Words used to describe the Amazon can seldom to do any justice to this remarkable place that stays imprinted on the memory. The incredible size of the Amazon River, an irrepressible source of life, and the crisscross pattern of the smaller tributaries that splay out through the jungle leave an indelible impression.

The Amazon is the second longest river in the world after the Nilo River. His water source receives the runoff of hundreds of rivers and streams that extend all the way from the Peruvian Andes north of the city of Arequipa representing the source of the 20% of fresh water in the planet. It runs for 6,275 kilometres from the Andes Mountains to Pará in Brazil, passing through the main cities as Iquitos (Peru), Leticia (Colombia) and Manaus (Brazil).

The city of Leticia is located on one of the banks of the Amazon River in the heart of the most resplendent and exuberant forest on earth. An imaginary line is drawn here creating a frontier between three countries:

Colombia, Brazil and Peru. Leticia is the capital of the Colombian Amazon Department and the arrival port for flights from Bogotá, boats from Iquitos (Peru) and Manaus (Brazil) and the departure point to explore the area. It was founded in 1867 as San Antonio and was originally a Peruvian town until 1922 when it was ceded to Colombia and renamed becoming this country’s access to the “Green Lung”. The expeditions launched to explore the jungle towards Manaus and Iquitos all departed from Leticia. 

It rains frequently in the Amazon but the wettest season is between February and April. The waters of rivers reach their highest levels from February until the start of June thus making it the best time for bird-watching, piranha fishing, pirarucu (sport fishing) and seeing the Victoria Regia – an enormous aquatic lily plant with large purple flowers, white petals and floating leaves that can reach up to two meters in diameter. In this season, it is a little bit easier to see forest animals and reach most places by boat.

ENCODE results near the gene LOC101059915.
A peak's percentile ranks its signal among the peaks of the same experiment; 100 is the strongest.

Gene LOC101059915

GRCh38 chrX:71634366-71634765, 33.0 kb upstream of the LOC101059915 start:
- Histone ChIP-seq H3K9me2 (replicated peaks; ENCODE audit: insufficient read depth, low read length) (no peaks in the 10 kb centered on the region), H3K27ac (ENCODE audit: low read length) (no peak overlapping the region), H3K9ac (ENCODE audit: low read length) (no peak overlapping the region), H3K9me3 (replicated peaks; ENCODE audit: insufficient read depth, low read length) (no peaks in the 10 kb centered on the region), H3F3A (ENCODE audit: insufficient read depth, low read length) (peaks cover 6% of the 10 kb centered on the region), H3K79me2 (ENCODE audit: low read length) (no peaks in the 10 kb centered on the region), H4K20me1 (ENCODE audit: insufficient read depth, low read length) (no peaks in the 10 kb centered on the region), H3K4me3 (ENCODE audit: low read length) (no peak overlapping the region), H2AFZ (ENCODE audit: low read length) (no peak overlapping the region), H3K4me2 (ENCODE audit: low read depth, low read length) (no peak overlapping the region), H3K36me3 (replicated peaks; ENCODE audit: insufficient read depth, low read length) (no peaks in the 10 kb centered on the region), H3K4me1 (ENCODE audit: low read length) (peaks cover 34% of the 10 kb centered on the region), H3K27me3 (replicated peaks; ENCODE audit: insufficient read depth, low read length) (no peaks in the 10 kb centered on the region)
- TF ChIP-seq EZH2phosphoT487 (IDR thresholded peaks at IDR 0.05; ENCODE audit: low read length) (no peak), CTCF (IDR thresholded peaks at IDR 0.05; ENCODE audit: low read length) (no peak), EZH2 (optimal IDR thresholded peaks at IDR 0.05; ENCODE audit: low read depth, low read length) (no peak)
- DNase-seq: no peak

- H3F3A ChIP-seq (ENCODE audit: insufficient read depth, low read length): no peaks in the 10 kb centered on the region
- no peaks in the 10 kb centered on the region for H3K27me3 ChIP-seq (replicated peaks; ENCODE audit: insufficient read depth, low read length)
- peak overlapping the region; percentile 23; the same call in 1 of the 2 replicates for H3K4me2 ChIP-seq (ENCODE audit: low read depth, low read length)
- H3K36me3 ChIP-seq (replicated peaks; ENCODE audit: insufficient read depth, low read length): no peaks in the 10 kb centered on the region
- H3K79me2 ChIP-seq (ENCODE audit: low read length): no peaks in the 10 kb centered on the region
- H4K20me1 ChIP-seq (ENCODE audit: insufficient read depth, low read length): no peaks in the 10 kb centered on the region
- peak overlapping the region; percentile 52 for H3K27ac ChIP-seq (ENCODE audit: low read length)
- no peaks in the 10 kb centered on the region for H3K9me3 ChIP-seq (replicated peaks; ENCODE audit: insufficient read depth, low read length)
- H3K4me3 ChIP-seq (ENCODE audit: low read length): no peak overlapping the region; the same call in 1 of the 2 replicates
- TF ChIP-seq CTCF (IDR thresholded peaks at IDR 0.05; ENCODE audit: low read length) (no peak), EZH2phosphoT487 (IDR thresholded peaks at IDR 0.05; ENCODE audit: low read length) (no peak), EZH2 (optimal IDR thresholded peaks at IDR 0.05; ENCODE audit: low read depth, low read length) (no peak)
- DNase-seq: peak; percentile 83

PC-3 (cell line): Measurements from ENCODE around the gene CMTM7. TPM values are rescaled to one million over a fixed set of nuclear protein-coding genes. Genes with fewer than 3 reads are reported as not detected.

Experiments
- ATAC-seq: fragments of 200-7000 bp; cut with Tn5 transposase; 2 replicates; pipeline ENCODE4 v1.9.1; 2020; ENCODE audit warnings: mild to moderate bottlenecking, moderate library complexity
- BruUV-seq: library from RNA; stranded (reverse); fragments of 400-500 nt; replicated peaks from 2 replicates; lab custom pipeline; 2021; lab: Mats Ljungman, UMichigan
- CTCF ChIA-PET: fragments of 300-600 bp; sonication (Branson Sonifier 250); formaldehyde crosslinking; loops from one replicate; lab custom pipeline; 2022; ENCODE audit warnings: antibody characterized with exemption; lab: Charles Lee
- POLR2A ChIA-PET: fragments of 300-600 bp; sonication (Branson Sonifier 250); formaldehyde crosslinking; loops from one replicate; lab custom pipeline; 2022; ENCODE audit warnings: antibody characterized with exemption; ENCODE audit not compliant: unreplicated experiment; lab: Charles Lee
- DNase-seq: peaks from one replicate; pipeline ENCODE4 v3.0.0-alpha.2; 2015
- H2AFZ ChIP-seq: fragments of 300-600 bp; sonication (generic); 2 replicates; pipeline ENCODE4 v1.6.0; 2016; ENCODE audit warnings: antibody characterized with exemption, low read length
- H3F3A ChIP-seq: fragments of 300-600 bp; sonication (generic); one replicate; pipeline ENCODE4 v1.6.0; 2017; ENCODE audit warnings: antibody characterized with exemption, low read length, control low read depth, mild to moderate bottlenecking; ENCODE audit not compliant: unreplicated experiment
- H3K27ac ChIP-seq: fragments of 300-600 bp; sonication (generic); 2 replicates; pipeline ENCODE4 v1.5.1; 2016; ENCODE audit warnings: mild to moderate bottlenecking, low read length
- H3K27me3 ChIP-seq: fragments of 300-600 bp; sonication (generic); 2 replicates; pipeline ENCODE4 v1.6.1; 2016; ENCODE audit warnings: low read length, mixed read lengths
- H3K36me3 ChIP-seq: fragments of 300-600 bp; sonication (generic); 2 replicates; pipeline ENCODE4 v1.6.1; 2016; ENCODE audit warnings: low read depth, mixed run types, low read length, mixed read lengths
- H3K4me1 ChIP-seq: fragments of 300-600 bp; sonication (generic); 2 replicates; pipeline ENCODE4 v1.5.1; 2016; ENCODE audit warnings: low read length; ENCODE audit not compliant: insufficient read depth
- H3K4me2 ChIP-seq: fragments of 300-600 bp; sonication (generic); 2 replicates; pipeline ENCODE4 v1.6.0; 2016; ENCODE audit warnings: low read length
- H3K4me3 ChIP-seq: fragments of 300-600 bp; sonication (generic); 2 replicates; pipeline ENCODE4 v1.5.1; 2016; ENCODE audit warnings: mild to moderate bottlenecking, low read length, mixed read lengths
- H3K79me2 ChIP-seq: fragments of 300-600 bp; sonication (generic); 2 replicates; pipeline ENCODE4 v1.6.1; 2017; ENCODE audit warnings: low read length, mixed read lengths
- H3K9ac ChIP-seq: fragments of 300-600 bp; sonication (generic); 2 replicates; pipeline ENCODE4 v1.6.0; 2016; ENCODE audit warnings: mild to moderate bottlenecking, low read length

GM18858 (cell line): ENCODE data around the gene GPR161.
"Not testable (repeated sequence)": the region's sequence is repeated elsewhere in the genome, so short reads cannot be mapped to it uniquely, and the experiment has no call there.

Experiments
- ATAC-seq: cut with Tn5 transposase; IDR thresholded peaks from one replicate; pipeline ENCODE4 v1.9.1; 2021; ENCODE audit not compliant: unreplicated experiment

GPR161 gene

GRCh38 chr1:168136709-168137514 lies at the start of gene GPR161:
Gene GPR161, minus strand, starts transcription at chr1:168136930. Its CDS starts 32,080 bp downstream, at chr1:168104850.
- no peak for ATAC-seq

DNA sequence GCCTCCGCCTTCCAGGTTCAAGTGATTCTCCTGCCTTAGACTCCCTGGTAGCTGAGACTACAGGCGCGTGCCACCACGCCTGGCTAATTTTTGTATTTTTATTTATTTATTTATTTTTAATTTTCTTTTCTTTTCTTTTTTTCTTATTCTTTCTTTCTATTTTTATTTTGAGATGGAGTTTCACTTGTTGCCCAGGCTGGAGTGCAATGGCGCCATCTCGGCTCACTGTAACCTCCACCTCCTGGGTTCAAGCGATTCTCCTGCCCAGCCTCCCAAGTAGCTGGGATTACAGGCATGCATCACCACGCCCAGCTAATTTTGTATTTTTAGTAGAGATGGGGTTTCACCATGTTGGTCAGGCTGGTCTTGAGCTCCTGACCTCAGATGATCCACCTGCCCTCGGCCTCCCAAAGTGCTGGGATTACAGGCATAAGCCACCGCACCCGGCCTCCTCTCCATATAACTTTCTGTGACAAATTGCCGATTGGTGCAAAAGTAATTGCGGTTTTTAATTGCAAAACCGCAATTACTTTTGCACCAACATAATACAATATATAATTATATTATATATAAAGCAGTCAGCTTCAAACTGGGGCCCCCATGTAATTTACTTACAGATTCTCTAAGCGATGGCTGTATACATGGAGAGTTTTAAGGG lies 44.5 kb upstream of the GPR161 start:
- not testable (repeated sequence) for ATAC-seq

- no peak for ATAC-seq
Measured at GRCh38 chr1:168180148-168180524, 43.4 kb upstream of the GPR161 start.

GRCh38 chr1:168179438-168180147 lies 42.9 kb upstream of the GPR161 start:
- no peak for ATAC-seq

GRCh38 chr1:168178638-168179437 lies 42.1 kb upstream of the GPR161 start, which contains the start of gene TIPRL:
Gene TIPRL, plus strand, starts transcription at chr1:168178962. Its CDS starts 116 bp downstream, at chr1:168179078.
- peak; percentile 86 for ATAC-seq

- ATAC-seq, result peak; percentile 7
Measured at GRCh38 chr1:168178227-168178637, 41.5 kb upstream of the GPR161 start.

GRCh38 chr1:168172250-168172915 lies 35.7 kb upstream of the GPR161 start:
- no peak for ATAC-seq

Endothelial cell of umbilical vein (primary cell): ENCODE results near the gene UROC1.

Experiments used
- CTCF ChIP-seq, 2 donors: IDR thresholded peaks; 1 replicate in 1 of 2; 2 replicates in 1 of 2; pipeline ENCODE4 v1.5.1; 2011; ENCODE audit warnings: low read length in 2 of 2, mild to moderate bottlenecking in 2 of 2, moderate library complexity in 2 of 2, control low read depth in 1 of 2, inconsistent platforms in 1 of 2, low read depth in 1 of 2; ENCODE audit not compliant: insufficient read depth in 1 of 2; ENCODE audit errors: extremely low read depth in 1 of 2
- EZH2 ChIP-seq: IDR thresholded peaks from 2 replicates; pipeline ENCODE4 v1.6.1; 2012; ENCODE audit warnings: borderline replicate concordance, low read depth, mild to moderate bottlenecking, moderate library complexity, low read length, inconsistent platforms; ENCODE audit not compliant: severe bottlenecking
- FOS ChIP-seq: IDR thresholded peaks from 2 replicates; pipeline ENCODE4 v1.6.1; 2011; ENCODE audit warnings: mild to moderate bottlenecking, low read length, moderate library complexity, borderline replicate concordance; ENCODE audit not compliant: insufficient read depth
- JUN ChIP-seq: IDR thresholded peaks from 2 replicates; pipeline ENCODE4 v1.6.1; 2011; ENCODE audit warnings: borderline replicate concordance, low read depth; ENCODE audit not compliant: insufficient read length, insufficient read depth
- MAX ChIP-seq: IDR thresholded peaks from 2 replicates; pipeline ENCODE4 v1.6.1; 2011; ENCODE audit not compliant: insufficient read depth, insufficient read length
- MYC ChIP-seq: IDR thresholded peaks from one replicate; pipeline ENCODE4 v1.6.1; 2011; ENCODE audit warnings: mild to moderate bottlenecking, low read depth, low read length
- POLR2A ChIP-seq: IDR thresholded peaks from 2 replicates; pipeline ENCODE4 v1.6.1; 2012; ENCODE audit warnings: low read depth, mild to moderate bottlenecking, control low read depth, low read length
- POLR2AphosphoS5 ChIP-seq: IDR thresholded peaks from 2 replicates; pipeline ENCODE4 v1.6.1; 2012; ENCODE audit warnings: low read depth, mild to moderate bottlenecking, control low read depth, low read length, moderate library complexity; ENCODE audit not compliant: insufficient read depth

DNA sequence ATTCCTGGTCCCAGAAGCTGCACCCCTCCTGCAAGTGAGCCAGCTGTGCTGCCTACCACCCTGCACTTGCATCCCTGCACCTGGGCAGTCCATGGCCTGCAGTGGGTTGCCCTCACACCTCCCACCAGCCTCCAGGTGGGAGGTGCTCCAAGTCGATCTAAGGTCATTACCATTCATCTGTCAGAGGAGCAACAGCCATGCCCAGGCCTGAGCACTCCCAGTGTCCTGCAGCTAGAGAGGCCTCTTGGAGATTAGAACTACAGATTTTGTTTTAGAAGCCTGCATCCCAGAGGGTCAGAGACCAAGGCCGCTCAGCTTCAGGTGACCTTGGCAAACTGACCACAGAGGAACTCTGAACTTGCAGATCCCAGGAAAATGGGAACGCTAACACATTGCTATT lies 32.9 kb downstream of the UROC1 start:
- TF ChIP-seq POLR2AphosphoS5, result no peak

The driest months are in July and August. Rivers are at the lowest water levels from August to November, when many beaches are created by the retreating waters at the riverbanks, and this is when the river turtles lay their eggs. During this season, it will be more comfortable to explore the area as paths will be less muddy and there will be fewer mosquitos, but many places would have to be reached by land, therefore requiring longer walks. 

Numerous indigenous communities live in these areas including the Huitotos, Yaguas and Ticunas all of whom have protected their cultures and traditions passing down their practices from generation to generation such as their knowledge of medicinal plants, magic, ceremonies and aptitudes for survival in the jungle.

75 km and 2hrs by boat from Leticia in the upper Amazon River is the town of Puerto Nariño which is considered the cradle of life of the Amazon for its natural and cultural setting of peace and harmony. This community is located on the banks of the river Loretoyaco where motor vehicles are outlawed and the only way of getting around is on foot.

Puerto Nariño probably shows one of the purest and clearest examples of community’s concept, where people are deeply involved with the environmental issues, the preservation of sea fauna and green-life, living free of smog and pollution. The Tarapoto Lake is nearby and its waters are like a natural aquarium as it is home to grey and pink river dolphins.